In 2012 JIMENA acquired the rights of the Forgotten Refugees from The David Project. To order a DVD or to screen the film, please email firstname.lastname@example.org with your request.
In 1945 there were one million Jews living in the Middle East and North Africa. For over two millennia they lived under varying rulers as part of the diverse fabric of peoples native to the region. Yet, in 1948 with the establishment of the State of Israel, Jewish life in other countries in the region dramatically began to disappear. Anti-Jewish riots in reaction to the failure of the attempts of Arab armies to eliminate the infant state of Israel, as well as the rise of post-colonial pan-arabist movements set off a massive wave of Jewish immigration from the region.
From Casablanca to Baghdad, Jews abandoned their ancestral homelands often leaving behind their homes, communities and livelihoods suddenly becoming refugees. For decades, many Jews who fled their native homelands never shared their experiences of being forced into exile but in “The Forgotten Refugees” for the first time, stories of several Jewish Refugees including JIMENA co-founders Joseph Abdel Wahid from Egypt and Gina Waldman from Libya are told.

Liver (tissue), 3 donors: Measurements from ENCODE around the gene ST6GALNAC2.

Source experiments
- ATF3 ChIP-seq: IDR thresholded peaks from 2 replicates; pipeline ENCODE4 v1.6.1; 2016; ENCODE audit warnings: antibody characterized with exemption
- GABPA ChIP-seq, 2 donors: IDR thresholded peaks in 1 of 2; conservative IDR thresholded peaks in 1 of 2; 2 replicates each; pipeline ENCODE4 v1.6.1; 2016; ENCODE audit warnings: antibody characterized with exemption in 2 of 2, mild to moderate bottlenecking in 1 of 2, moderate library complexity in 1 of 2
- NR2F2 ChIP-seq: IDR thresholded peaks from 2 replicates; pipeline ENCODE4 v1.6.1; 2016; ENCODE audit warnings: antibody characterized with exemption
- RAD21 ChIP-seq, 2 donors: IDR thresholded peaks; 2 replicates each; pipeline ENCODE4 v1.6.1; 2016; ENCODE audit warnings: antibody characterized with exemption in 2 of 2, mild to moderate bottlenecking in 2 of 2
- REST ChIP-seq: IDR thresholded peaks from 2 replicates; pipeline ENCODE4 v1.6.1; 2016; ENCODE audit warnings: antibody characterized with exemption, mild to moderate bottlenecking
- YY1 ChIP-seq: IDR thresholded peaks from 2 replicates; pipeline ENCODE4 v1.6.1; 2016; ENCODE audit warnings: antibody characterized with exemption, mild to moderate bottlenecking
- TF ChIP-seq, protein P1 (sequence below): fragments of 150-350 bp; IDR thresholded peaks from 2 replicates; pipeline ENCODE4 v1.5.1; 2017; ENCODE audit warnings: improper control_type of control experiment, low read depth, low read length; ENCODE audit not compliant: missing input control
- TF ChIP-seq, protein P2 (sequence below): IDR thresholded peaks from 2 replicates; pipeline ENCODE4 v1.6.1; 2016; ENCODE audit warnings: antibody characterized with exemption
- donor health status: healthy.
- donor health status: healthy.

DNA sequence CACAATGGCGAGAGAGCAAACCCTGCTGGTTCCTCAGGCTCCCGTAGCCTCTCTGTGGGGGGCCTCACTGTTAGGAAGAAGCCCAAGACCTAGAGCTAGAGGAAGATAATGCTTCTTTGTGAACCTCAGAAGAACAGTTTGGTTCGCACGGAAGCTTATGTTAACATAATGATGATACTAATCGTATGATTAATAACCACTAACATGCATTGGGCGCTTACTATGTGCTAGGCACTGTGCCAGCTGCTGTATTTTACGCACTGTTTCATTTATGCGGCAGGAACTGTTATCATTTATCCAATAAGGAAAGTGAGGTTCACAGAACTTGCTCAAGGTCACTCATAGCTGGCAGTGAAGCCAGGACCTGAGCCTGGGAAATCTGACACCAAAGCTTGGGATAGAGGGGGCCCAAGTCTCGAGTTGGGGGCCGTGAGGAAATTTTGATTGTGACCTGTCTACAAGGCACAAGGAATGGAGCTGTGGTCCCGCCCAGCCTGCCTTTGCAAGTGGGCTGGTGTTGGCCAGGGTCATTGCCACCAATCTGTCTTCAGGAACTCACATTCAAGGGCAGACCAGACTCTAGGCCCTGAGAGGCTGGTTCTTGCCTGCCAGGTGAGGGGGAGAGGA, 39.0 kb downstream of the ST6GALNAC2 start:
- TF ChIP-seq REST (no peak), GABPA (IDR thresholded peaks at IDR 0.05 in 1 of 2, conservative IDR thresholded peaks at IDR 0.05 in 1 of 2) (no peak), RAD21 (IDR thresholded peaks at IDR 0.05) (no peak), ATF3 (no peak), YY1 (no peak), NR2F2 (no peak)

Directed by Michael Grynszpan and produced by Avi Goldwasser, the Forgotten Refugees won the “Best Featured Documentary” award at the Warsaw Jewish Film Festival and the “Best Documentary Film” award at the 2007 Marbella Film Festival.
“The Forgotten Refugees” is an excellent film that seeks not to indoctrinate but to educate. The interviews with many Mizrachi Jews make clear that the question of identity and allegiance is still a troubling one for many of them. The viewer sees the pain of people scorned by their longtime Muslim neighbors. Understandably, these Jews continue to feel a deep connection to their traditional Arabic food, music and language.
The contemporary footage of crumbling synagogues and empty Jewish quarters throughout the Arab world is a sad record of the complete eradication of once vibrant communities and the separation of these Jews not only from their land and possessions but also, in many respects, from their own identities. “The Forgotten Refugees” should be required viewing for those who preach about the plight of refugees in the land of Israel.”
-CAMERA: Committee for Accuracy in Middle East Reporting in America